Research Article
The Major Histocompatibility Complex Class II Alleles Mamu-DRB1*1003 and -DRB1*0306 Are Enriched in a Cohort of Simian Immunodeficiency Virus-Infected Rhesus Macaque Elite Controllers

Juan P. Giraldo-Vela, Richard Rudersdorf, Chungwon Chung, Ying Qi, Lyle T. Wallace, Benjamin Bimber, Gretta J. Borchardt, Debra L. Fisk, Chrystal E. Glidden, John T. Loffredo, Shari M. Piaskowski, Jessica R. Furlott, Juan P. Morales-Martinez, Nancy A. Wilson, William M. Rehrauer, Jeffrey D. Lifson, Mary Carrington and David I. Watkins

Journal of Virology, 2008, 82(2), 859-870. DOI: 10.1128/JVI.01816-07


The role of CD4+ T cells in the control of human immunodeficiency virus (HIV) and simian immunodeficiency virus (SIV) replication is not well understood. Even though strong HIV- and SIV-specific CD4+ T-cell responses have been detected in individuals that control viral replication, major histocompatibility complex class II (MHC-II) molecules have not been definitively linked with slow disease progression. In a cohort of 196 SIVmac239-infected Indian rhesus macaques, a group of macaques controlled viral replication to less than 1,000 viral RNA copies/ml. These elite controllers (ECs) mounted a broad SIV-specific CD4+ T-cell response. Here, we describe five macaque MHC-II alleles (Mamu-DRB*w606, -DRB*w2104, -DRB1*0306, -DRB1*1003, and -DPB1*06) that restricted six SIV-specific CD4+ T-cell epitopes in ECs and report the first association between specific MHC-II alleles and elite control. Interestingly, the macaque MHC-II alleles, Mamu-DRB1*1003 and -DRB1*0306, were enriched in this EC group (P values of 0.02 and 0.05, respectively). Additionally, Mamu-B*17-positive SIV-infected rhesus macaques that also expressed these two MHC-II alleles had significantly lower viral loads than Mamu-B*17-positive animals that did not express Mamu-DRB1*1003 and -DRB1*0306 (P value of <0.0001). The study of MHC-II alleles in macaques that control viral replication could improve our understanding of the role of CD4+ T cells in suppressing HIV/SIV replication and further our understanding of HIV vaccine design.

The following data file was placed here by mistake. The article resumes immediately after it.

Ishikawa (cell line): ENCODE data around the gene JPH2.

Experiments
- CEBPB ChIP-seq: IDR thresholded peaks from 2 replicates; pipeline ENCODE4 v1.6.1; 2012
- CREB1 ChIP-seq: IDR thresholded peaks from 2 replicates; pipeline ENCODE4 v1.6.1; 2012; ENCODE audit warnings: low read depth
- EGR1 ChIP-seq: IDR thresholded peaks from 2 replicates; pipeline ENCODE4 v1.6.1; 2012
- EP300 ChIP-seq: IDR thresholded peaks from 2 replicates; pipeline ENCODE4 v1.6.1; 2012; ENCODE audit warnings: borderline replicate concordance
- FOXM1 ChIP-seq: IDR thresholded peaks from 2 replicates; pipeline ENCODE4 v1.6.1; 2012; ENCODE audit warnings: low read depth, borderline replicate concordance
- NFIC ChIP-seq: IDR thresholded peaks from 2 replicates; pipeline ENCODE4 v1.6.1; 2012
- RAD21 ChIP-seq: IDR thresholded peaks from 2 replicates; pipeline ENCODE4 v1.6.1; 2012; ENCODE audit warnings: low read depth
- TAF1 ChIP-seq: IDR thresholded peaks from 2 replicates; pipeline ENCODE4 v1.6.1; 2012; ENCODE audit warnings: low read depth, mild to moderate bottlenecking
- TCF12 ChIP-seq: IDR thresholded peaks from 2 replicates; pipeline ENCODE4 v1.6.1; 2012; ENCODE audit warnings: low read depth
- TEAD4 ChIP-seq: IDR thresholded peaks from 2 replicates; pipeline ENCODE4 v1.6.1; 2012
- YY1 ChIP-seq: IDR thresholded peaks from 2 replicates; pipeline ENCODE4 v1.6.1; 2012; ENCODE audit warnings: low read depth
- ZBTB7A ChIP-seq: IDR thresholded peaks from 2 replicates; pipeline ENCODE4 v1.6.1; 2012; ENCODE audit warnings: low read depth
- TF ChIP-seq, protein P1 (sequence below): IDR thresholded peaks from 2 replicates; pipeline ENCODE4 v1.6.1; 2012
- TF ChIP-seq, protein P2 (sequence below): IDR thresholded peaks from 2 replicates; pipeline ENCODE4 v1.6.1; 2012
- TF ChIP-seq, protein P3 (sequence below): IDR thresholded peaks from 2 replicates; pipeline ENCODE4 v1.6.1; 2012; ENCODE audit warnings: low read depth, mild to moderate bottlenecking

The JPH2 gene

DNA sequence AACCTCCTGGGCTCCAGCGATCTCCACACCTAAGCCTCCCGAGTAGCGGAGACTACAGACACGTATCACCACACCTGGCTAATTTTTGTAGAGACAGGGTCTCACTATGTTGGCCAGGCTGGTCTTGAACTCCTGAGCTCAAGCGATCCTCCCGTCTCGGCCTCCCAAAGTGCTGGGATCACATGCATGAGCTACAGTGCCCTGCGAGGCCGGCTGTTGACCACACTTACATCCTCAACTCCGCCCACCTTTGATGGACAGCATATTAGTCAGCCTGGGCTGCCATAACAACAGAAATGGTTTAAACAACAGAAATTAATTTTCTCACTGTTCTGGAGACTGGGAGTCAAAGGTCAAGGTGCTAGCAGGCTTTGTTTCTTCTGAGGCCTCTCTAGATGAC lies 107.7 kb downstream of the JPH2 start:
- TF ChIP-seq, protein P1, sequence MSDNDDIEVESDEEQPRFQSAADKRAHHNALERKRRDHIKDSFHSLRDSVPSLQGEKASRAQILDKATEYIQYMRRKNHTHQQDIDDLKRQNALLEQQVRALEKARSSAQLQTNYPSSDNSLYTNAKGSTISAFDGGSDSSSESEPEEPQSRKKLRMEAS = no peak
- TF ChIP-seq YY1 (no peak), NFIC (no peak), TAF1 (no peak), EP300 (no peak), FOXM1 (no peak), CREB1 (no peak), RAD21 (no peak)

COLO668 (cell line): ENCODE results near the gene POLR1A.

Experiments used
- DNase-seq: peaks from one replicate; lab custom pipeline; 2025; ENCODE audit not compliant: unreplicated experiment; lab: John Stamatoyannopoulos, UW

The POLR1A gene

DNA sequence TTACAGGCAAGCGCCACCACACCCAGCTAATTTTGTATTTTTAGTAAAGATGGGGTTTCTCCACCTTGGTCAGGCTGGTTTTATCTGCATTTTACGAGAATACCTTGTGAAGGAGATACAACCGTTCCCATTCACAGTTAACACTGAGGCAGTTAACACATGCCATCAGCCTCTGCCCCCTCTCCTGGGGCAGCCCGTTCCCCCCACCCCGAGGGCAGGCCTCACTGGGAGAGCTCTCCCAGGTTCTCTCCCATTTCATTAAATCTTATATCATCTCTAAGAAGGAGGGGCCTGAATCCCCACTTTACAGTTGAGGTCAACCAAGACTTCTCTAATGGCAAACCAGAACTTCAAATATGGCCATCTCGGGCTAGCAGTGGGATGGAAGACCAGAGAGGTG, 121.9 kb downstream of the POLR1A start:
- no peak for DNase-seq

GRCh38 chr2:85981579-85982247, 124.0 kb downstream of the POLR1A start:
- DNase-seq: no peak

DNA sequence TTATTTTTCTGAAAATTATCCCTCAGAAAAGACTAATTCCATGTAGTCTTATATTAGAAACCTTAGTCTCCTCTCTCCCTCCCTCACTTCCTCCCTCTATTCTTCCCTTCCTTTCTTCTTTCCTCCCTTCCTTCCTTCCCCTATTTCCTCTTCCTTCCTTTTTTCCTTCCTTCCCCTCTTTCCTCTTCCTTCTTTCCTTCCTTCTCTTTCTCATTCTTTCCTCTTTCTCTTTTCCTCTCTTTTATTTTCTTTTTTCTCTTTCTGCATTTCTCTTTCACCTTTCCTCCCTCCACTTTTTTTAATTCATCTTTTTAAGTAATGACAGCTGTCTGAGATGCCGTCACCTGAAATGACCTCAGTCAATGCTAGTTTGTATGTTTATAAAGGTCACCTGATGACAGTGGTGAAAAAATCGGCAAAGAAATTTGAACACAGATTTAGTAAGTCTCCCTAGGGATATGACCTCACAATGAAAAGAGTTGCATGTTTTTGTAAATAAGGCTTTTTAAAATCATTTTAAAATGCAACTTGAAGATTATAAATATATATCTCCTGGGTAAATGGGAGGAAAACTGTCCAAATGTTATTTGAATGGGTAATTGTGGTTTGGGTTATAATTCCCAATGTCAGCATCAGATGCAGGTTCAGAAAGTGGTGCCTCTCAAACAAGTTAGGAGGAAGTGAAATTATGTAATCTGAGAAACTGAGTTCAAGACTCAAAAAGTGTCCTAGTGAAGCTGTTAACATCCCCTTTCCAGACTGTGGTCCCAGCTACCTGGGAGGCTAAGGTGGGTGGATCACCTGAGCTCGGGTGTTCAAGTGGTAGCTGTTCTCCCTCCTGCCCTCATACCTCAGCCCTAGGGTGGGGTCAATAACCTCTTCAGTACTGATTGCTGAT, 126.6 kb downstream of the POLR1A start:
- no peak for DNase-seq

ASCI-ID: 205-33

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